by | Apr 19, 2023 | Altruism, Featured, Sustainability

Warren Buffet once said that if you’re in the luckiest one per cent of humanity you owe it to the rest of humanity to think about the other 99 per cent. At no time is that truer than now, a time of great tumult and uncertainty especially on the economic side.

Philanthropy is a way for wealthy individuals to create a positive impact on the community and the world around them. That’s especially true if they are causes and organizations that align with an individual’s core values. It’s about leaving a legacy.

And yes for some it’s about tax benefits and enhancing one’s reputation in their respective circles. But giving back to society and helping others can be an immensely rewarding and fulfilling experience. And that’s the ultimate payoff of it.


Philanthropy: Focusing on worthwhile causes like the Native Women’s Resource Centre of Toronto

Regarding Luxury is focusing on worthwhile causes and organizations where individuals can donate their time and money. One of those is the Native Women’s Resource Centre of Toronto (NWRCT), based on Gerrard St. E., in the city’s downtown. NWRCT supports thousands of Indigenous women and their families in the Greater Toronto Area every year.


NWRCT: A safe space for Indigenous women and children

Their programs include offering wrap-around blanket services to address and support basic needs, housing (reducing and preventing homelessness, referrals, provision of resources, furniture, hygiene products). They benefit families (like the Pimaatisiwin Program, promoting the healthy development of children 0-6 years of age, and family support programs that’s all about the stabilization of families), advocacy. And they focus on employment (including programs that assist Indigenous women in building their economic independence through employment training, developing goals, small business supports).


Philanthropy: Tax benefits, but also rewarding and fulfilling

The NWRCT also focuses on education (communication, numeracy, interpersonal and digital skills). People go there to heal from trauma (their community wellness program is focused on reducing family violence, and the Trauma Support program creates innovative approaches to support survivors of sexual violence, harassment and human trafficking). They focus on access to ceremonies and traditional practitioners/healers.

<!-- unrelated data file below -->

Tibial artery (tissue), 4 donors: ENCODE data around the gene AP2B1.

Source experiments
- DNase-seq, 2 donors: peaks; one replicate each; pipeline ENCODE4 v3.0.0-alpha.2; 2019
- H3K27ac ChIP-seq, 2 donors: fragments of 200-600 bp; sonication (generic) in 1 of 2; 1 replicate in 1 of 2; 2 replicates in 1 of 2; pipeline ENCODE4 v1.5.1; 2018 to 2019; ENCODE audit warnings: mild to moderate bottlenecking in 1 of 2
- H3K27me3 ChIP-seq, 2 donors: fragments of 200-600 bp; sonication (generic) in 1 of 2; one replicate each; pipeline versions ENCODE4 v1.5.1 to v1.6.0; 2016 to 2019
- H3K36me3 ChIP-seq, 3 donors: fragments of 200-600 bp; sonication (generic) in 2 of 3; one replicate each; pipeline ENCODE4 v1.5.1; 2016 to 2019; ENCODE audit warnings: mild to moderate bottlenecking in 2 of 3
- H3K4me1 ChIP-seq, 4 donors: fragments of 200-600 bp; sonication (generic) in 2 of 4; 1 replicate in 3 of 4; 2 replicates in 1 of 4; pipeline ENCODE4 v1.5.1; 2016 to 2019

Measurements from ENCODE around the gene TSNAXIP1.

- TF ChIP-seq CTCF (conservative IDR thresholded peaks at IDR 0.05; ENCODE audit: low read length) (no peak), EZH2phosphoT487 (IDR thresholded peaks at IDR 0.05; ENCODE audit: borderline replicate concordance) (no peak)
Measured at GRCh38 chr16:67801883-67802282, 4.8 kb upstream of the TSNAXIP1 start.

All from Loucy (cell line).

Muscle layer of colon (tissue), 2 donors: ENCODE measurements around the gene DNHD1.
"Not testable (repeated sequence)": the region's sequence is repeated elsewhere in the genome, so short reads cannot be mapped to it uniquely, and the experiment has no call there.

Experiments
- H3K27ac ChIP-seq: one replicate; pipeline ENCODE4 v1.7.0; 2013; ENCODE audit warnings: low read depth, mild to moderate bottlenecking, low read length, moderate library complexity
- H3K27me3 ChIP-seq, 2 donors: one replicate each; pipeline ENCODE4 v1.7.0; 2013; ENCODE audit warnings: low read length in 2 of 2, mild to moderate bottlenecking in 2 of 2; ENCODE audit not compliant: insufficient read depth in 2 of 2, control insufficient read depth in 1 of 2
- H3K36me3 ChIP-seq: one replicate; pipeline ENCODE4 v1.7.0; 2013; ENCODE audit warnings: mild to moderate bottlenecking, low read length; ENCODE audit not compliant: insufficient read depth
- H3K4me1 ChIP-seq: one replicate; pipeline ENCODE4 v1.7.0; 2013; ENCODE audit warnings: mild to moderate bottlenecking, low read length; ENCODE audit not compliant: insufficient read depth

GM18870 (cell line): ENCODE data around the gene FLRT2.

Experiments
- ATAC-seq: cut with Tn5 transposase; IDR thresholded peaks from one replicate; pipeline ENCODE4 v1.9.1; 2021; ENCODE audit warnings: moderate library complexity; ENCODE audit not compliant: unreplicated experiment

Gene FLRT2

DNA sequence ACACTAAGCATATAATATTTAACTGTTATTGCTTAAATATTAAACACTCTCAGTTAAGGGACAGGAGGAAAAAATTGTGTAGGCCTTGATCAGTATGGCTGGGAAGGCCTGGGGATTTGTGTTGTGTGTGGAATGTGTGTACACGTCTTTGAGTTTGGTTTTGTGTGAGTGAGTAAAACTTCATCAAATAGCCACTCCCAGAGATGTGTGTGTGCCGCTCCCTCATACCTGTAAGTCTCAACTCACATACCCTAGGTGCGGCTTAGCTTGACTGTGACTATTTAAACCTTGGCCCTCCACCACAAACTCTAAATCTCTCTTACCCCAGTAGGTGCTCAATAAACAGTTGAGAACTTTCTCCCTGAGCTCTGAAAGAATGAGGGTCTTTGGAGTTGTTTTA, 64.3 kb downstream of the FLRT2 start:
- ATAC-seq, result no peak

Overall the NWRCT aims to build confidence and capacity within the collective community. They host a variety of cultural activities for their clients and the general public. That includes the Minaake Awards, Sisters In Spirit Vigil, and Winter Solstice.


The NWRCT is a registered charity funded by government programs as well as public and private donations.

“We honour the vision of our founders as we support urban Indigenous women and children from all walks of life,” says Pamela Hart, executive director, NWRCT. “We build self-sufficiency and develop collective capacity to make positive change, and provide individual support, group programming, and cultural initiatives.

“There’s a real responsibility for an indigenous agency like NWRCT, in reaching out to the community. It’s all about giving back, learning, understanding, educating oneself.”

Pandemic reinforced barriers to the community

The needs of Indigenous women are not changing. But the awareness of those needs certainly is, Ms. Hart adds.

“On the front lines of our community, we continue to see the consequences of residential schools, first contact, systemic racism and MMIWG (Missing and Murdered Indigenous Women and Girls),” she says. “We continue to see the harm and danger our women face each day. We see the systems that continue to fail the women and will continue to cause harm. These are systems that are not inherently ours and were designed with intent to eliminate the community.


“The pandemic has had deep impacts and has reinforced barriers to the community yet we strive and grow and offer balance and beauty to society.”

What was needed coming out of the pandemic were opportunities for reconnection to things like ceremony and culture. There was a need for a place for women to build confidence, and to strengthen the family unit.

NWRCT is that place, offering a safe and supportive space for the community to gather and be rightfully themselves and reconnect to one another’s culture and spirit.

Images: NWRCT

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